By Jim Selman | Bio
Assuming you’ve been to the museums a couple of times and don’t speak Spanish very well, what can you do in Madrid on a cold and wet winter day except find an English-speaking film? I did, and finally caught up with everyone else and saw The Strange Case of Benjamin Button. Put me down as a fan, but the funny thing is that it is one of those films that you’re not quite sure if or why you like it.
First of all, it is about age. Brad Pitt is born ‘old’ and gets progressively younger as the days go by. It reminds me of a George Carlin routine about growing younger each year and being born in a nursing home with all your needs taken care of and then playing golf and going fishing for a couple of decades before your friends throw a big party to celebrate your starting work at a very high salary—you continue to work and can even enjoy PLAYING with your kids, until finally you are back in diapers and end the whole show in one big orgasm! For all I know, this routine may have inspired the movie.
All the acting is wonderful and the cinematography is terrific, with lots of interesting flashback effects and period lighting. It is really well done. The heart of the picture, however, is the love story between a childhood sweetheart (when he was seven and looked eighty). She gets older and lovelier as he gets younger and, after some bumps along the way, their hormones collide in a very beautiful and moving sequence of events. There are even a few tear-jerking moments as they continue to age in opposite directions. I hope it gets an Oscar for something (probably best screenplay, given the competition for the best picture).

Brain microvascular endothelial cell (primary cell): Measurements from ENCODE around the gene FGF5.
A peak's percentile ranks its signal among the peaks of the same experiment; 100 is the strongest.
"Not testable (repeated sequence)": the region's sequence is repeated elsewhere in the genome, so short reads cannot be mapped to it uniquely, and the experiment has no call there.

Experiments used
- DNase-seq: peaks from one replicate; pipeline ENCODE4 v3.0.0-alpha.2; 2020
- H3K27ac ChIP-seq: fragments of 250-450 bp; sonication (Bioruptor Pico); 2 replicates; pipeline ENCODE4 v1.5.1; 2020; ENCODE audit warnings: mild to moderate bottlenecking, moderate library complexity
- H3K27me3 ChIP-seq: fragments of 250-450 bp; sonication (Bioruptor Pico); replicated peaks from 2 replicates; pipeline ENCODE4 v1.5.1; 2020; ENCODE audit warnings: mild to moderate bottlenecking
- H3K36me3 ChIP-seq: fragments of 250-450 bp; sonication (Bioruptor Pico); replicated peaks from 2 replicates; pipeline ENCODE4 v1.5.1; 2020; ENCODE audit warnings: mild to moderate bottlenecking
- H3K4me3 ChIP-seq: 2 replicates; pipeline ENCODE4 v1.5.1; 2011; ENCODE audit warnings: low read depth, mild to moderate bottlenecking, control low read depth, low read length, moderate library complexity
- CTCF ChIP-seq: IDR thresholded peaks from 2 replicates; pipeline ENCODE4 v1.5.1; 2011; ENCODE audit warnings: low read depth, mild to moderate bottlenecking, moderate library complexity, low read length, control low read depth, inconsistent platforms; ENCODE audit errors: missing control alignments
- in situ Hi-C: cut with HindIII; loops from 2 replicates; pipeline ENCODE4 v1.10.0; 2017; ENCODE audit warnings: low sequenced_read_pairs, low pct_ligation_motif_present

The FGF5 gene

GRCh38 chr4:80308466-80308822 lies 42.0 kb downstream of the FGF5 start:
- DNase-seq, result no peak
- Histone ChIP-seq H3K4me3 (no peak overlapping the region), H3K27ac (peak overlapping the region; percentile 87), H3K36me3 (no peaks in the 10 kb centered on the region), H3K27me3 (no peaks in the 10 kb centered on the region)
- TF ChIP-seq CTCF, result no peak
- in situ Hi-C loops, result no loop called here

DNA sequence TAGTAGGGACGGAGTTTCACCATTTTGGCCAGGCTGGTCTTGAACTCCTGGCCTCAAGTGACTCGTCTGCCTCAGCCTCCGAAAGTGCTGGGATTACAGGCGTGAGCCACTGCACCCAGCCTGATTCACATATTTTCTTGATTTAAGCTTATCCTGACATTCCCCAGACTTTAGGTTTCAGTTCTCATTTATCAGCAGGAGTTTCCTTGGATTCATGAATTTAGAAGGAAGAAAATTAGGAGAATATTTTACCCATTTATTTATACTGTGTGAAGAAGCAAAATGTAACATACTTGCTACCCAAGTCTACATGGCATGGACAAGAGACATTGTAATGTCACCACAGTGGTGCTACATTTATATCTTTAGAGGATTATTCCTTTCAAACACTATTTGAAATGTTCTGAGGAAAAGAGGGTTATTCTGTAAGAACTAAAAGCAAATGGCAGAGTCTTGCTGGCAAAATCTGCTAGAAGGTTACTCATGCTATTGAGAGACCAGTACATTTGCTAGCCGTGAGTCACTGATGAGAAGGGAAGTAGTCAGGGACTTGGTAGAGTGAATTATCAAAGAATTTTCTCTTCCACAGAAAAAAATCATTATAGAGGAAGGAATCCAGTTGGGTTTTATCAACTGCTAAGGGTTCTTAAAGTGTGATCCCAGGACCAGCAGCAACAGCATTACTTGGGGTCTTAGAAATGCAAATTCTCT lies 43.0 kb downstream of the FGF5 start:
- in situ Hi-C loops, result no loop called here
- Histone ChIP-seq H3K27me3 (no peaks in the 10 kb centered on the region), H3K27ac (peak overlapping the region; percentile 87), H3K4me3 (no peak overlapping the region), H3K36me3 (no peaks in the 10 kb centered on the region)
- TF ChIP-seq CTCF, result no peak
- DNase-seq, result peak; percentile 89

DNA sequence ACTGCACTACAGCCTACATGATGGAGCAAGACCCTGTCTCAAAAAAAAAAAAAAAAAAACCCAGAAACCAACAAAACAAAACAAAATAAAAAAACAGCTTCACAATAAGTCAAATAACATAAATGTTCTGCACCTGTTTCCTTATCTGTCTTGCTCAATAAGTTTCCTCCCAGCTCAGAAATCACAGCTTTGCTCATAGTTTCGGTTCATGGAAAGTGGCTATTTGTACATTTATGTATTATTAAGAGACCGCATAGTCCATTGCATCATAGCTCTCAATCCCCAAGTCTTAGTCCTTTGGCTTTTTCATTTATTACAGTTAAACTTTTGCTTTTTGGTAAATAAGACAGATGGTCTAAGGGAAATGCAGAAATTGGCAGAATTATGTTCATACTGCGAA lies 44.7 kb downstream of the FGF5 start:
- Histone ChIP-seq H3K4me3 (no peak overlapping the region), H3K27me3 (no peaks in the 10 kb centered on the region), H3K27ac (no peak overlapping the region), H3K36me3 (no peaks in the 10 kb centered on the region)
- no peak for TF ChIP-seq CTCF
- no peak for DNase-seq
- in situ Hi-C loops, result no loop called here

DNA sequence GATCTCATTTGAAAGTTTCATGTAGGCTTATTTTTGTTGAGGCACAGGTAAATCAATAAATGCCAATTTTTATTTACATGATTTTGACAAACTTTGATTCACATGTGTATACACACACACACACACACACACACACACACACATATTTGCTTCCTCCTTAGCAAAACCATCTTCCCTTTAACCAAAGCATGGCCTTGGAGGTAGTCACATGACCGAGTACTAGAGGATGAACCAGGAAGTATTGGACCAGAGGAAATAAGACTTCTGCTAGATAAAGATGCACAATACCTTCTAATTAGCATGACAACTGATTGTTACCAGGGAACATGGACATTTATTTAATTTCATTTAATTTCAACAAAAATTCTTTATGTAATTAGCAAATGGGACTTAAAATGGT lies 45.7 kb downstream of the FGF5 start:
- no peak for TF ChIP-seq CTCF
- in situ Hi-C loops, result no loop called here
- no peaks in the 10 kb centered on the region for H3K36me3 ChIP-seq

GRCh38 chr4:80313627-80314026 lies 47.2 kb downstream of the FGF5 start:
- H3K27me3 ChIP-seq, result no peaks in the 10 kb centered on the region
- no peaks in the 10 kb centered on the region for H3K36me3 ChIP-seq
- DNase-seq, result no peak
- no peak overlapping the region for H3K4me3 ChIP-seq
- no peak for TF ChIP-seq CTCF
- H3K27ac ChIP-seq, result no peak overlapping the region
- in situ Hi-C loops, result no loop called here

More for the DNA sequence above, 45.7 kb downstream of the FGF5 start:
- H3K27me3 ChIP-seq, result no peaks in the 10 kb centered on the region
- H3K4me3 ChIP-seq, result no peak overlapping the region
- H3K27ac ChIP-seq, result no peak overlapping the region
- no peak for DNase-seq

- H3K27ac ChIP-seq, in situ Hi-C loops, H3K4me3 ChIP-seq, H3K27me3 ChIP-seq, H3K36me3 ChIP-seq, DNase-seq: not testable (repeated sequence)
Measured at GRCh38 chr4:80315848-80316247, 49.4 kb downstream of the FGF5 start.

What I am left with is that age doesn’t matter and it really is relative, especially when it comes to love. It is also about “Carpe Diem” and getting the most out of every day. There are lots of not too subtle messages that ‘anything can happen’ and we need to be open and ready for the surprises—both the good ones and bad ones. The part I think I found most touching was a point in the movie when Brad Pitt finally acknowledges that he ‘loves’ her, but is rejected. He continues to love her from afar until one lucky day she appears and it was as if they had been together all their lives.
The message I suppose is that love transcends time and life is life—no matter which direction you are moving through it. There is a quotation I am fond of: “We live life backward, but we learn it forward.” I think that is true, which is one reason I look forward to growing old…to discovering all there is to remember and share with those who follow.
© 2009 Jim Selman. All rights reserved.